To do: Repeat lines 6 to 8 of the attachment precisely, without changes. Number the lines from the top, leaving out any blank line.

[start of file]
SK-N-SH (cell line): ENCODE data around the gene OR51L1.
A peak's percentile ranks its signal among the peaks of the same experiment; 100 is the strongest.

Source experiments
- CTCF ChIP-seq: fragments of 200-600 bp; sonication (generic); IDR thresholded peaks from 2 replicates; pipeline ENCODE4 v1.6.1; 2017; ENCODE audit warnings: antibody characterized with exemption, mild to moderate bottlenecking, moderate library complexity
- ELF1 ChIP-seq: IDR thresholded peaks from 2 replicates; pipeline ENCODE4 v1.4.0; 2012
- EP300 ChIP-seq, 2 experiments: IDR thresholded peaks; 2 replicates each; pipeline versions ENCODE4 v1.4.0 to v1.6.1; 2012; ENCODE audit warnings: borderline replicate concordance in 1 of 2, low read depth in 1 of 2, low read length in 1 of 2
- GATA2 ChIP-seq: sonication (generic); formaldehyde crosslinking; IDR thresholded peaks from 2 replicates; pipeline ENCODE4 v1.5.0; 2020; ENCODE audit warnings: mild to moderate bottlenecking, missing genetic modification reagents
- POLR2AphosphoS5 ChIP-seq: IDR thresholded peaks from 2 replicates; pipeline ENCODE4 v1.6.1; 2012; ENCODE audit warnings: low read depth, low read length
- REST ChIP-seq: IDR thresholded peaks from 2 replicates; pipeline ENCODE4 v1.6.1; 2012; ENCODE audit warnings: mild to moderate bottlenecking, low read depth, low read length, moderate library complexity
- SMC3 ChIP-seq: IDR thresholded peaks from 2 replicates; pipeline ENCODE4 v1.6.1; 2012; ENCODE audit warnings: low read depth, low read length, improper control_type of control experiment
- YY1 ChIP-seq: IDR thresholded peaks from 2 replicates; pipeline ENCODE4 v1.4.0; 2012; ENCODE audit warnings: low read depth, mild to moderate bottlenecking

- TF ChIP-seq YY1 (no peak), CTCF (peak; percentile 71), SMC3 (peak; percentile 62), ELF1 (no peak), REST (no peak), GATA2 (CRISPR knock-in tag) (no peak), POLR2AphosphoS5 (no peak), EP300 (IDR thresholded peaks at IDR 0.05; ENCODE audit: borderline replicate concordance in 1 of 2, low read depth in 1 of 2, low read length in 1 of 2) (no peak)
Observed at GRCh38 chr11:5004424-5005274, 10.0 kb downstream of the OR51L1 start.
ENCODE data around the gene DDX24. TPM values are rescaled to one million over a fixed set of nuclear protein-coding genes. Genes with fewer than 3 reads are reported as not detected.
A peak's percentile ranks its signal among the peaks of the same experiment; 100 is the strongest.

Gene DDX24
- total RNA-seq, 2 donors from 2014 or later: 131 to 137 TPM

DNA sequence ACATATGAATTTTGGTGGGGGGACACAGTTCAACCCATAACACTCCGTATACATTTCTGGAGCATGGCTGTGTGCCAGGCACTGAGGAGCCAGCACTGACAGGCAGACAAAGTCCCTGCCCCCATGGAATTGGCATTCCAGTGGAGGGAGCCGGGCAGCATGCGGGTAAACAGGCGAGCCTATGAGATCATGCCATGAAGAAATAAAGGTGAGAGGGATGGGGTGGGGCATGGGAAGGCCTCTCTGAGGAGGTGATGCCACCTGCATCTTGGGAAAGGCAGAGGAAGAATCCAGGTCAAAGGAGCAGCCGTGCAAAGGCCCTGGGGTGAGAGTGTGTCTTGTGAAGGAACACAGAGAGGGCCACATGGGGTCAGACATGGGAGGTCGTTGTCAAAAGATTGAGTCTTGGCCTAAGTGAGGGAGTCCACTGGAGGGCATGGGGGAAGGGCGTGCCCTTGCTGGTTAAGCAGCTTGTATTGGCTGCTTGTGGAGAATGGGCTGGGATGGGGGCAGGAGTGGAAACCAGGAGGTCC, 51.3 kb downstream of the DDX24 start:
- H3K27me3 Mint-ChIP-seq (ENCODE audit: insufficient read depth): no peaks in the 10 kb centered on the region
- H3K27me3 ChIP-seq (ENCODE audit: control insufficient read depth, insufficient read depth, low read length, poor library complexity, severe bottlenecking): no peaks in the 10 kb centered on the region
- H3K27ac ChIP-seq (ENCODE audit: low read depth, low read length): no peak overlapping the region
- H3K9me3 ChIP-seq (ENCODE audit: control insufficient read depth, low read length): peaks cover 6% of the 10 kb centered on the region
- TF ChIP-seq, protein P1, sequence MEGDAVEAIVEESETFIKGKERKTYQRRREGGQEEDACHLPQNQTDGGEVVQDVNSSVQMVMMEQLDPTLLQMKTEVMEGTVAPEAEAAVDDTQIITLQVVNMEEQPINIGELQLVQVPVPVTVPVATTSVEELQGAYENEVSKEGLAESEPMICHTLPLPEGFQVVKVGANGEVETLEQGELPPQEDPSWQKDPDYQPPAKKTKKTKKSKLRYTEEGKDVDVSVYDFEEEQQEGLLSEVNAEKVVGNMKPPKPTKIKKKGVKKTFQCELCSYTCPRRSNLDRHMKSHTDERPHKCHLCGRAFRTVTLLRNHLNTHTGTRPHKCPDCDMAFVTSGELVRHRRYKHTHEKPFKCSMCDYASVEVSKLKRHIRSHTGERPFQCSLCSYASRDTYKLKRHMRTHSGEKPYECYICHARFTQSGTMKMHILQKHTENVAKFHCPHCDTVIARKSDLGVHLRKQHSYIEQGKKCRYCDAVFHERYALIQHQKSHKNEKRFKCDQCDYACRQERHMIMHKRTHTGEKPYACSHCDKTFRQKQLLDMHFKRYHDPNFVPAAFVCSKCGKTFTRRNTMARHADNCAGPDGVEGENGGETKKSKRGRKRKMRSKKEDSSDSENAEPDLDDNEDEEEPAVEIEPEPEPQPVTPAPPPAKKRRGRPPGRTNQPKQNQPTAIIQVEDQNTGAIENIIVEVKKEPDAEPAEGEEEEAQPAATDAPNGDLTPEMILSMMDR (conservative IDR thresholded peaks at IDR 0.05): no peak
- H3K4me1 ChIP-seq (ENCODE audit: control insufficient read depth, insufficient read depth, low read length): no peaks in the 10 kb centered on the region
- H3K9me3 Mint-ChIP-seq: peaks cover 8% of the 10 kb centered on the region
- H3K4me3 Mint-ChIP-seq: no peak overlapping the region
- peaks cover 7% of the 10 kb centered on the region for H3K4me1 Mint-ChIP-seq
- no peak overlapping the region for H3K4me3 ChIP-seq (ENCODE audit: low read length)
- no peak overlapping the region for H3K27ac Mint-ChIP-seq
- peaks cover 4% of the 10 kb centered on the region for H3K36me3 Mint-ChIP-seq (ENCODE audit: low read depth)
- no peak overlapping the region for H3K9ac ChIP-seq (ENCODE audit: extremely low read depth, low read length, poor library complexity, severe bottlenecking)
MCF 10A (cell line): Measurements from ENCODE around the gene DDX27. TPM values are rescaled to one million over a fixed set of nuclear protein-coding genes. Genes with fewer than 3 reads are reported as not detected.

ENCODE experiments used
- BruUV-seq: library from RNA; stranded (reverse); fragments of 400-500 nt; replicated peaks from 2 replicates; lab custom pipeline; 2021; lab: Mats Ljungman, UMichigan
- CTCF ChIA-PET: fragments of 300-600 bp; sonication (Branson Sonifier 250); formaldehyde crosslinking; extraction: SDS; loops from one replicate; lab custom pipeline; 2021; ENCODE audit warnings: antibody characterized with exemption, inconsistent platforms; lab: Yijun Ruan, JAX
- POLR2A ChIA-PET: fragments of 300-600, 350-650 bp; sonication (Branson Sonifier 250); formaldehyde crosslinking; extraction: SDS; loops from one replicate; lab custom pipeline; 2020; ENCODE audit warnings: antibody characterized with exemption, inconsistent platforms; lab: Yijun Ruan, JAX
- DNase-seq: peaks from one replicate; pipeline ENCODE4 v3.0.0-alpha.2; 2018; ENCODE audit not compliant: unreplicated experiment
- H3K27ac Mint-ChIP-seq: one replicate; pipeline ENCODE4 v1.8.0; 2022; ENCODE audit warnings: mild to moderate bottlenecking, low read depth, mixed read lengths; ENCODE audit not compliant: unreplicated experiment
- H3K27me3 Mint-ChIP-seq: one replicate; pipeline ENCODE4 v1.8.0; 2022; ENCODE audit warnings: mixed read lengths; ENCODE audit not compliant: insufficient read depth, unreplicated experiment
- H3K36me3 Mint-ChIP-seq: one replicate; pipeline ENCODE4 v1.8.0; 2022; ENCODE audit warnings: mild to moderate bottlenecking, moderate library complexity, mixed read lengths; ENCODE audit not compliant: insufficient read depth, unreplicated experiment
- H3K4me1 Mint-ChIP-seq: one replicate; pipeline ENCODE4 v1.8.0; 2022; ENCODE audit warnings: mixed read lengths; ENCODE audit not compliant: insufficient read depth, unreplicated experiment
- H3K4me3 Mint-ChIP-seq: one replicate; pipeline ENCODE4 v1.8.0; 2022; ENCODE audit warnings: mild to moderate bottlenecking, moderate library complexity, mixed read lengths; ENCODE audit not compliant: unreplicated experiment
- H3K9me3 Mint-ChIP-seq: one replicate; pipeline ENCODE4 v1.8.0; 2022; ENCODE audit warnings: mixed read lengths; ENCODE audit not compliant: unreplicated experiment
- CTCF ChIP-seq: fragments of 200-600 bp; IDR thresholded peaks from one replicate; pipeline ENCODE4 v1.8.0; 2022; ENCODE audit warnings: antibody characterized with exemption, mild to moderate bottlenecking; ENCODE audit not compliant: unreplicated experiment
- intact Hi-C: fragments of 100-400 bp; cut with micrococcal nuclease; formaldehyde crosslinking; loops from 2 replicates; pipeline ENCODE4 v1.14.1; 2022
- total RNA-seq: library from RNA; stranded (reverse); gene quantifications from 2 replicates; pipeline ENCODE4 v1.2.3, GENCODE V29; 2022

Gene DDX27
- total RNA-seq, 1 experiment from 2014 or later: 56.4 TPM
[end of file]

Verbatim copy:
- EP300 ChIP-seq, 2 experiments: IDR thresholded peaks; 2 replicates each; pipeline versions ENCODE4 v1.4.0 to v1.6.1; 2012; ENCODE audit warnings: borderline replicate concordance in 1 of 2, low read depth in 1 of 2, low read length in 1 of 2
- GATA2 ChIP-seq: sonication (generic); formaldehyde crosslinking; IDR thresholded peaks from 2 replicates; pipeline ENCODE4 v1.5.0; 2020; ENCODE audit warnings: mild to moderate bottlenecking, missing genetic modification reagents
- POLR2AphosphoS5 ChIP-seq: IDR thresholded peaks from 2 replicates; pipeline ENCODE4 v1.6.1; 2012; ENCODE audit warnings: low read depth, low read length